Ellonda Williams On Business As A Force For Good
By Julie A. Palm
Dr. Ellonda L. Williams is a JEDI master.
As director of justice, equity, diversity, and inclusion for Philadelphia-based B Lab, she works to create a healthy, inclusive and anti-racist culture for the organization’s employees and oversees B Lab’s strategies to embed those principles into its own business practices.
You may not have heard of B Lab, but you might be familiar with B Corps — companies that “balance purpose with profit” and that “are legally required to consider the impact of their decisions on their workers, customers, suppliers, community, and the environment.” That language comes from B Lab’s website — it’s the organization that certifies B Corps. Certification means companies are beholden not just to shareholders but to stakeholders — and the communities they touch.
There are more than 4,000 Certified B Corps in 153 industries across 77 countries. B Lab notes that it is seeing “overwhelming interest” in certification. Submissions of B Impact Assessments, an early step in the certification process, were up 30% in 2020 and 36% for 2021 at the end of the third quarter. Some of that growth is coming as part of a global movement, with more companies, especially in Europe, seeking certification, Williams says. B Lab also is certifying more multinational corporations after implementing a new standard for them in 2019.
“I believe that the current civil and social events going on globally, coupled with more consumers and employees demanding businesses do more than make a profit, have driven growth and interest,” Williams says.
Williams, who has been with B Lab since 2019, is the organization’s inaugural JEDI director, a job she says is a “great fit.” “I know for a fact that the decisions that I make every day have a direct correlation to the improved lives of thousands of people around the globe. People who I will never meet — who don’t even know who I am — might experience a moment of affirmation or safety. That makes it worth it. How could it not be?”
Williams experienced microaggressions and systemic oppression during her previous roles in academia. So, she appreciates that at B Lab she helps to address JEDI issues on a societal scale by addressing them on the smaller scale of individual corporations.
“I am a queer, Black woman in my thirties. I’ve been obese, experiencing discrimination. I’ve been diagnosed with disability. I am often the ‘only’ in a space. Being the youngest in a room or the only woman or the only Black woman comes with a set of challenges. The intersections of my identities are not hidden,” she says. Years of verbal abuse, undermining and other transgressions took a toll on her mental and physical health. When she learned that “B Corps strive to put people first … that we all deserve a fighting chance and that capitalism is a lever we can pull to create that change,” she was eager to work for B Lab.
B Corp certification isn’t a one-and-done process. As Williams says, companies must meet a set of requirements that “are complex and difficult and require real action by the company.” B Lab recertifies companies every three years, and there are mechanisms for complaints to “ensure that companies remain responsive to the standards and their stakeholders,” she says.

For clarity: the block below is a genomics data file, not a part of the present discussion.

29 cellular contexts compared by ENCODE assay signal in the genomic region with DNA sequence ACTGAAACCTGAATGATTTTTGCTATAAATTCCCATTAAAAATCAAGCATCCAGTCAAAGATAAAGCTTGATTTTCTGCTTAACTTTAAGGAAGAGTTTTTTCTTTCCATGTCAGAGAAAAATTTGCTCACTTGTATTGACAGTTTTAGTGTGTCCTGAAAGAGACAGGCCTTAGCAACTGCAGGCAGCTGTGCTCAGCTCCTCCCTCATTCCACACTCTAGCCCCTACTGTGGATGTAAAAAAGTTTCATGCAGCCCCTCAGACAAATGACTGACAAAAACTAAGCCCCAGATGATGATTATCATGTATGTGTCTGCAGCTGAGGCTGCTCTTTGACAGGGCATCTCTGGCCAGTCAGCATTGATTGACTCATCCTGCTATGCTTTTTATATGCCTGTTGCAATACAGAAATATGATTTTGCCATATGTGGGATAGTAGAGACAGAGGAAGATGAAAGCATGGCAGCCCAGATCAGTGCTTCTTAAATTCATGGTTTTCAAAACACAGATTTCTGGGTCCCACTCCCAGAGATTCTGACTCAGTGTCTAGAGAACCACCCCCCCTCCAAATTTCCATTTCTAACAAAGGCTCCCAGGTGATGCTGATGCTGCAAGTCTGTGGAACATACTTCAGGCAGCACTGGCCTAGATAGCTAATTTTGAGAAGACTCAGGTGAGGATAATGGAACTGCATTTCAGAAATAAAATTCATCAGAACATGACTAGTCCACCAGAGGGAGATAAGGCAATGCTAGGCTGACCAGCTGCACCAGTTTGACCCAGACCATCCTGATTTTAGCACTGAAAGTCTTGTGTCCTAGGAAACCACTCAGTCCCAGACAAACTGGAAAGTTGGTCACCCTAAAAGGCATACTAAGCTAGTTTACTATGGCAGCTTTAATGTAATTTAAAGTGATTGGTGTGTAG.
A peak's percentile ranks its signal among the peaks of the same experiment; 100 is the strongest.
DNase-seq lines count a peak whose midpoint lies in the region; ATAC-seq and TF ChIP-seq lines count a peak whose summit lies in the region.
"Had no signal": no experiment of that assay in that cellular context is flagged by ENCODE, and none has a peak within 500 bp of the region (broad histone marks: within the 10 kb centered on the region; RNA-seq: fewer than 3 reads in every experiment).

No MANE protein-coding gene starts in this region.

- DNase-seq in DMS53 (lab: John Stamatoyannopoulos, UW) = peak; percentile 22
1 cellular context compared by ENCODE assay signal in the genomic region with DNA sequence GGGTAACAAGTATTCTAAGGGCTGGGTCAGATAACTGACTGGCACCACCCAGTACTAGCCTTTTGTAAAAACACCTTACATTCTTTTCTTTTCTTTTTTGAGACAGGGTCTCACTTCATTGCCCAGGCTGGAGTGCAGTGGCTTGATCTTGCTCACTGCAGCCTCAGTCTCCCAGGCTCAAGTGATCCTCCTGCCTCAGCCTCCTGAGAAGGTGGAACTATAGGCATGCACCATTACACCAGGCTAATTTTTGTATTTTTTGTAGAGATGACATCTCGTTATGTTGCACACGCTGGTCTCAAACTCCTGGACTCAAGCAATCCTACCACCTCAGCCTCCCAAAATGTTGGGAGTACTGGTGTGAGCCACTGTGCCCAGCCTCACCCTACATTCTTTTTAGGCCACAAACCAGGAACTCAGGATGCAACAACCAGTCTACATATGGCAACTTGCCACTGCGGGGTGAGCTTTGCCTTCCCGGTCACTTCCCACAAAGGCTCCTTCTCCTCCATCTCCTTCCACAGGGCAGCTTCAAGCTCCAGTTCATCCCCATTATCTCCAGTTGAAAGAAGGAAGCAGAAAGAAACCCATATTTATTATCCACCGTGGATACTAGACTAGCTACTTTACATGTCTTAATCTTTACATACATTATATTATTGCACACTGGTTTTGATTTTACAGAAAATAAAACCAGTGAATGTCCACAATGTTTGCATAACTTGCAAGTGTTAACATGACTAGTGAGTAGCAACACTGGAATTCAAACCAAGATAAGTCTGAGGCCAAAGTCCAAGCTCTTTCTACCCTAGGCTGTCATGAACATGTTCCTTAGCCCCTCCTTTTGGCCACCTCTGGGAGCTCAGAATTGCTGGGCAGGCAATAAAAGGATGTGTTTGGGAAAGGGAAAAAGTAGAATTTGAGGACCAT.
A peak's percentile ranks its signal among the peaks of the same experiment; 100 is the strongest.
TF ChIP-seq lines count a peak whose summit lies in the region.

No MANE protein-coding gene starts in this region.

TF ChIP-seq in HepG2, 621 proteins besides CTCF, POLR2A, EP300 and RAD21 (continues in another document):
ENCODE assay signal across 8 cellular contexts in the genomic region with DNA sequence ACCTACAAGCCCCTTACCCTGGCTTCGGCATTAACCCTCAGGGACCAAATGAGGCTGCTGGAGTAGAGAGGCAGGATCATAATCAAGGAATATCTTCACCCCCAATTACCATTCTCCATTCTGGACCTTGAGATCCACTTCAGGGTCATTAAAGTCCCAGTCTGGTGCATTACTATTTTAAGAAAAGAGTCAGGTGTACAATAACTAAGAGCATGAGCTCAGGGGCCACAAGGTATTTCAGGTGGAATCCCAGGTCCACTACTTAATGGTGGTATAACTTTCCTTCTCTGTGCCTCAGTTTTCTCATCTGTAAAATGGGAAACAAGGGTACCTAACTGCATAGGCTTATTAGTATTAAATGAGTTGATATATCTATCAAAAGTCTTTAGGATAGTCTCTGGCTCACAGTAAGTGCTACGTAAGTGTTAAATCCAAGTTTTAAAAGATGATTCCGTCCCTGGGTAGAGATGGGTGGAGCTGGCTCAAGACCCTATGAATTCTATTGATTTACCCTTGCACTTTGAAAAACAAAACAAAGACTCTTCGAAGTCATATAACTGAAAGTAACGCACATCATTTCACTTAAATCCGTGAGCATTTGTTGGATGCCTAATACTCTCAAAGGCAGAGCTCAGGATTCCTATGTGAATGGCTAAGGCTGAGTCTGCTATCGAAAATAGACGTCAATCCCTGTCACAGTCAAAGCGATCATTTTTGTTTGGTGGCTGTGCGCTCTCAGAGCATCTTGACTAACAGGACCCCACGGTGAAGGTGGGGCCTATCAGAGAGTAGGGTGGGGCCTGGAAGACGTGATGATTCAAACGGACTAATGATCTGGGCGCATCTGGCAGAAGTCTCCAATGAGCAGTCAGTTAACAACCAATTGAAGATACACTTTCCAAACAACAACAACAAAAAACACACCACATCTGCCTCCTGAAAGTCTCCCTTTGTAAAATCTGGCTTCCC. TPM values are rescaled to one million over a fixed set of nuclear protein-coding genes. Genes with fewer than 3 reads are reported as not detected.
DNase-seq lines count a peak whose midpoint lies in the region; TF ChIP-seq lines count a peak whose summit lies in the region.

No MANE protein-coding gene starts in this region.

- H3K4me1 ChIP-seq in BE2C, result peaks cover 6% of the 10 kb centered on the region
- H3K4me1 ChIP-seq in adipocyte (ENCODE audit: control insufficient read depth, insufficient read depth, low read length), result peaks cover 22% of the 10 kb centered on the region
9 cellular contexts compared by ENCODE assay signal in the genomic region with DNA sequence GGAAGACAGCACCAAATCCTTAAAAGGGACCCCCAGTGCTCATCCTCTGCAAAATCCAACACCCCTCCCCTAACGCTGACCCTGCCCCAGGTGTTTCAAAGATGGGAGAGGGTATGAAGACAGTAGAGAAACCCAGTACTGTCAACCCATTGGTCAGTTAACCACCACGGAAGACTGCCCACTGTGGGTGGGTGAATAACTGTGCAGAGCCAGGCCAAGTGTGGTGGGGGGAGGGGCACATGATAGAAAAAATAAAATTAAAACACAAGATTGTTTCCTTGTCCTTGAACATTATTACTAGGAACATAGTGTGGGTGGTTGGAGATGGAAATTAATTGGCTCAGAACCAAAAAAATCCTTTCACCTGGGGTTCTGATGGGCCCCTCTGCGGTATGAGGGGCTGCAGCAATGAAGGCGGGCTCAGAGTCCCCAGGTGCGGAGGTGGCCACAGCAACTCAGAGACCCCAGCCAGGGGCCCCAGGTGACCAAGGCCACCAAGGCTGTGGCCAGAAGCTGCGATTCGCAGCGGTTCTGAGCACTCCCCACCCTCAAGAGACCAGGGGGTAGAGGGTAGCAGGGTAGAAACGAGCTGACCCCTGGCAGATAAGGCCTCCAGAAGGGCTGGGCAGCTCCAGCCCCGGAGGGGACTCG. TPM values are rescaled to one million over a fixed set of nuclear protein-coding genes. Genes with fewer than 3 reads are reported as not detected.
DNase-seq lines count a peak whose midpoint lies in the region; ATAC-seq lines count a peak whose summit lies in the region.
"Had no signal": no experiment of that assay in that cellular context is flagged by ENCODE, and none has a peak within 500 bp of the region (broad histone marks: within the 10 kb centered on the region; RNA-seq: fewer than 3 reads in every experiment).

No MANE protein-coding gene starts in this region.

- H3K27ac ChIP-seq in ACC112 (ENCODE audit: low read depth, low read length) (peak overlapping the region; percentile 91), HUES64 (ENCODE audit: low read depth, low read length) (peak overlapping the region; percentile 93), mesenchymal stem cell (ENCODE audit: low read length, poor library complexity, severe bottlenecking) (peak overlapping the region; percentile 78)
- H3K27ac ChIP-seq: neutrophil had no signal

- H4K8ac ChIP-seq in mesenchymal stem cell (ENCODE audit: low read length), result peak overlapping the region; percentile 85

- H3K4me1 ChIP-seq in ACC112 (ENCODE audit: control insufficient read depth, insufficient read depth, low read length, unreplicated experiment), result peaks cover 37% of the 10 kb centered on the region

Williams acknowledges that B Corp certification is inaccessible for some companies — the lengthy, detailed process means organizations must have the staff, time and financial resources to pursue it. “I think most systems are inherently inequitable unless they are actively built to be equitable and continuously changed to ensure equity,” she says. “So, we have to recognize that the B Corp system is not accessible to everyone — it’s missing some people. And we are working on those things, bringing in more equity pricing, and mentor programs and other access points.”
She would like to see more minority- and LGBTQ-owned companies earn certification. “More of us!” she says. “We recognize that this movement tends to lean toward homogeneity. We recognize that, and we are doing something about it. We are re-centering our conversations to start with justice as the first building block — to ask the question, ‘Why?’ and be willing to listen. Believe victims. Believe women. Believe trans history. Believe people of color. We are making systemic changes to our standards and our governance that we believe will continue to drive equity from within.”
Here’s an example: In 2020 in a statement authored by Williams with support from her team, B Lab called on business leaders to commit to anti-racism, and committed itself to justice and anti-racism. In July 2021, B Lab updated its stakeholders on the organization’s own progress.
“The world and the B Corp movement are now in a very different place than when the initial requirements for the certification were developed approximately 14 years ago,” Williams says. “There is growing consensus and urgency to take action on the climate emergency. There is a global health pandemic threatening our own and our loved ones’ health and well-being, and a consequential economic crisis. People are taking to the streets all over the world to demand racial justice and meaningful action to dismantle white supremacy. There has been no greater moment of awareness and recognition of the need to reset our economic system to be more inclusive, equitable and regenerative, and no greater expectation for businesses to play a positive role in these changes.”
Certfied B Corporations to watch
Julie A. Palm (she/her) is chief wordsmith at Palm Ink LLC in Winston-Salem, North Carolina. She specializes in writing, editing, publications management and communications consulting for a variety of clients, including trade magazines, business journals, colleges and universities, ad agencies and small businesses. Follow her on Twitter @julieapalm.